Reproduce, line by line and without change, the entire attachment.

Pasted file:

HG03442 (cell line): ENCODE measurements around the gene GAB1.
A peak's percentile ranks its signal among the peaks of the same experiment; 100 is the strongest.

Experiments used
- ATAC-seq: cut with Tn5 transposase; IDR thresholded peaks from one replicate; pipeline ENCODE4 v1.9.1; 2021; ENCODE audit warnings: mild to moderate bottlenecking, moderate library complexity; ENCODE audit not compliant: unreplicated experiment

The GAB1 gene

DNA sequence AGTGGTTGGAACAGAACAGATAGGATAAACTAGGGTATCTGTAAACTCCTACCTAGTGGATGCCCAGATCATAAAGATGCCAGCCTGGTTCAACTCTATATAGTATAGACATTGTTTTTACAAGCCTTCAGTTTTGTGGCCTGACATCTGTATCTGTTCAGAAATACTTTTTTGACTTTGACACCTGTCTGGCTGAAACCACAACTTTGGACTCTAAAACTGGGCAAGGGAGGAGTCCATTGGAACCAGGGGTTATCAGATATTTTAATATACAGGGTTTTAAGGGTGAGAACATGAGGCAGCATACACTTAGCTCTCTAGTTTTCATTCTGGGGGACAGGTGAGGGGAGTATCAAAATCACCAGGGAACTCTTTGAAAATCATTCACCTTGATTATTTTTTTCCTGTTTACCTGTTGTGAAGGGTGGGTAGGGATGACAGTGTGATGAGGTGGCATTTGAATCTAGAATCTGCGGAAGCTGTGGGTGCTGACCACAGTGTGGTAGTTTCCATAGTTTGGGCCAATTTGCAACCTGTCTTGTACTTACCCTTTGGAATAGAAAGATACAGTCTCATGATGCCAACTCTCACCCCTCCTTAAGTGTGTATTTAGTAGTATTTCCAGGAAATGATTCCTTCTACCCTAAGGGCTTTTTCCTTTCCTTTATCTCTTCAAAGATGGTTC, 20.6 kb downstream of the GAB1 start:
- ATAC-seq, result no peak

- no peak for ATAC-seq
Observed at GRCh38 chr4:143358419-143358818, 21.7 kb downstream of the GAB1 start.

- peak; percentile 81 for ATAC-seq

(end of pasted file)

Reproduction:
HG03442 (cell line): ENCODE measurements around the gene GAB1.
A peak's percentile ranks its signal among the peaks of the same experiment; 100 is the strongest.

Experiments used
- ATAC-seq: cut with Tn5 transposase; IDR thresholded peaks from one replicate; pipeline ENCODE4 v1.9.1; 2021; ENCODE audit warnings: mild to moderate bottlenecking, moderate library complexity; ENCODE audit not compliant: unreplicated experiment

The GAB1 gene

DNA sequence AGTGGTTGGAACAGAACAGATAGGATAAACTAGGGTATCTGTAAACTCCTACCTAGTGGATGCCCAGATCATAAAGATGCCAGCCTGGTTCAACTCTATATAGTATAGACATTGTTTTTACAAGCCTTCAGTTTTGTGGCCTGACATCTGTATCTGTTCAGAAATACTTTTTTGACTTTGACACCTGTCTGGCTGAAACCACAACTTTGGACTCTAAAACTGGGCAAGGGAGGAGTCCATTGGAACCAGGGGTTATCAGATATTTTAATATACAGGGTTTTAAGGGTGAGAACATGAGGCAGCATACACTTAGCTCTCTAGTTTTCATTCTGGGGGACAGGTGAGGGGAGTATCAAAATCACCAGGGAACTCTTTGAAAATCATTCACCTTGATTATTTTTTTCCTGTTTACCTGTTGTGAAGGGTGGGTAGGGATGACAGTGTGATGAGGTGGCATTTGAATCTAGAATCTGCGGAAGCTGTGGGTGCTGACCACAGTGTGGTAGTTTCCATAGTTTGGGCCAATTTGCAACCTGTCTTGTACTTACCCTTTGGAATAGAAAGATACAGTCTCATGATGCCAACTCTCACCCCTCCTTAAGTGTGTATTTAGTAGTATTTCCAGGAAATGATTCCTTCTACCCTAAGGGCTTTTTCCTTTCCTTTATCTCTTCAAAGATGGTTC, 20.6 kb downstream of the GAB1 start:
- ATAC-seq, result no peak

- no peak for ATAC-seq
Observed at GRCh38 chr4:143358419-143358818, 21.7 kb downstream of the GAB1 start.

- peak; percentile 81 for ATAC-seq